Canadian Premier League reaching for the stars
By Steve Keating
HAMILTON, Ont (Reuters) – Having built one of the country’s most iconic brands, Canadian Premier League (CPL) commissioner David Clanachan knows better than most what his compatriots will buy and how to sell it to them.
The CPL will cap its inaugural season on Saturday with either the Hamilton Forge or Calgary Cavalry hoisting the North Star Shield, a maple and crystal trophy that Clanachan sees as symbolizing his league’s unique patriotic selling point.
“The North Star demonstrates and acts as a guiding light for soccer in Canada, a beacon for talent within our borders and a reminder of our purpose: For Canadians, by Canadians,” he said prior to the trophy’s unveiling.
Clanachan spent his entire business career, until jumping to the CPL, building Tim Hortons coffee and donut chain and knows that sporting startups are notoriously risky business.
The sport graveyard is littered with an alphabet of failures: the WHA (World Hockey Association), NASL (North American Soccer League), NFL Europe to name a few.
Underscoring the challenge facing the CPL, the Canadian Women’s Hockey League (CWHL) ceased operation in May saying it was no longer financially sustainable.
If a hockey league cannot survive in hockey-mad Canada what can?
Yet Clanachan and investors, who each stumped up $ 3 million franchise fees, believe the CPL can not only survive but thrive.
The sport is booming at grassroots level and a wave of immigration to Canada is helping fuel unprecedented interest in the sport.
Yet be it soccer or coffee the most important thing is the product.
While soccer is the global game, the CPL is describing their brand as “distinctly Canadian”, an attacking hard-nosed style where the feigning of phantom injuries is seen as unmanly.
All CPL rosters must be a minimum 51% Canadian and Clanachan noted that on some teams up to 80% of the starting 11 were home grown.
“If you are entertaining and you set it up the right way people are going to come,” Clanachan told Reuters. “But one thing I learned about being in the sport business is that it is really hard selling tickets, you have to work your ass off at it every day.”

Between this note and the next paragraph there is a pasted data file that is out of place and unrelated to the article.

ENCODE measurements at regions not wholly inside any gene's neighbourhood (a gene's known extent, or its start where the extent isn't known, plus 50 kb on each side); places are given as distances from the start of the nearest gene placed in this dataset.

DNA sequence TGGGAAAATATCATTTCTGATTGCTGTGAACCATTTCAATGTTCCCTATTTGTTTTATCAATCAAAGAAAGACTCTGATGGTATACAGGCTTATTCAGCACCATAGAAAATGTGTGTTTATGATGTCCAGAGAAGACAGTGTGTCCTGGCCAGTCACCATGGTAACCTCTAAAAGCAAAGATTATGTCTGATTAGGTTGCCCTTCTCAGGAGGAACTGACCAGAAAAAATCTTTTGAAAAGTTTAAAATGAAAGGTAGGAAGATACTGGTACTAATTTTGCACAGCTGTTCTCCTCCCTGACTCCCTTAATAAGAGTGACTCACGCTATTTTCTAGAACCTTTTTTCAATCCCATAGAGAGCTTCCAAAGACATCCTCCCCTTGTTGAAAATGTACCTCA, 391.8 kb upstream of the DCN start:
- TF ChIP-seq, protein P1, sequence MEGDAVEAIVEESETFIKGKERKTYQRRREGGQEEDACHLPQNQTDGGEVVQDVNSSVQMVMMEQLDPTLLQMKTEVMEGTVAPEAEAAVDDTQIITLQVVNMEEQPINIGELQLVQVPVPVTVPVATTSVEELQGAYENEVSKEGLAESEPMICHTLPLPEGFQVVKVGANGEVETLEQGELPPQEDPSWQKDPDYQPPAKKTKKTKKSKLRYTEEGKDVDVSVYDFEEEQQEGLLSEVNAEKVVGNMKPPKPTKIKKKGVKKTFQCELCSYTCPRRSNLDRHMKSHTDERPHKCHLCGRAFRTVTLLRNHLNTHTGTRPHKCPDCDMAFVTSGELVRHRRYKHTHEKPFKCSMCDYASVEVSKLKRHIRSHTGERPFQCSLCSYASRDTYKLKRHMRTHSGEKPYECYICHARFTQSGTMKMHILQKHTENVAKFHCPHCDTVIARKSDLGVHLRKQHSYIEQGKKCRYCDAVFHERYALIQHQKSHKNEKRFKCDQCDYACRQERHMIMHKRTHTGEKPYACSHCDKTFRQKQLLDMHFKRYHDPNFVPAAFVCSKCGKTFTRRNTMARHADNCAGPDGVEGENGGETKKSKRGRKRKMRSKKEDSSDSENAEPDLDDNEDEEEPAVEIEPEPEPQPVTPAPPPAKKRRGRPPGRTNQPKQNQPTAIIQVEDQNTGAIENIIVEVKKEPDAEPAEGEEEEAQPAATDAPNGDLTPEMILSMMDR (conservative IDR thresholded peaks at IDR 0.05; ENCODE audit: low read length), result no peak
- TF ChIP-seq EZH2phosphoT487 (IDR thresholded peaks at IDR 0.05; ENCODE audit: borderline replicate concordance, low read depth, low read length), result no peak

This season the CPL sold 419,314 tickets and the seven-team league that stretches from the Pacific to the Atlantic across four time zones recorded an average attendance of 4,279.
The high watermark came on the opening day when the Forge hosted the York9, attracting a crowd of over 17,000 but all those tickets were free.
‘GROW THE GAME’
The first leg of the two-legged final played last Saturday in Hamilton, which the Forge won 1-0, pulled in 10,000 fans with another big crowd expected on Saturday in Calgary.
Clanachan rated the season as a “good” but not great start.
It was good enough, however, that the CPL is already looking at expansion, having received interest from 18 communities with three “very close” to coming on board.
The commissioner said he expects to make an announcement before the end of November, but due to a tight timeline any new teams are unlikely to begin playing until the 2021 season.
“We’re going to grow the game, we are going to grow it the right way,” said Clanachan. “This is about doing it properly from a business perspective.
“You see so many leagues start off and then they fail because they have zero fiscal responsibility.
“This isn’t get a billionaire and make him a millionaire, that is not how it works.”
This year the CPL was the shiny new object on the Canadian sport scene. Fans were curious and forgiving.
Next season Clanachan knows they will be more critical and less generous with their time and money.
The league is counting on those that came out were impressed enough to return, while the push for new customers begins in earnest the day after Saturday’s final.
“They (fans) are always going to raise the bar for you,” said Clanachan. “That’s why I am saying to all the clubs, all the guys at the office as good as we thought we might have been we’ve got to be better.
“People are going to say, well last year we gave you a pass we were on your side now we are going to be more critical and that’s when you’ve got to step up.
“We are going to need to be better and that’s everything: scheduling, how we entertain, play on the field that is all part of it.
“We have to be better at everything.”
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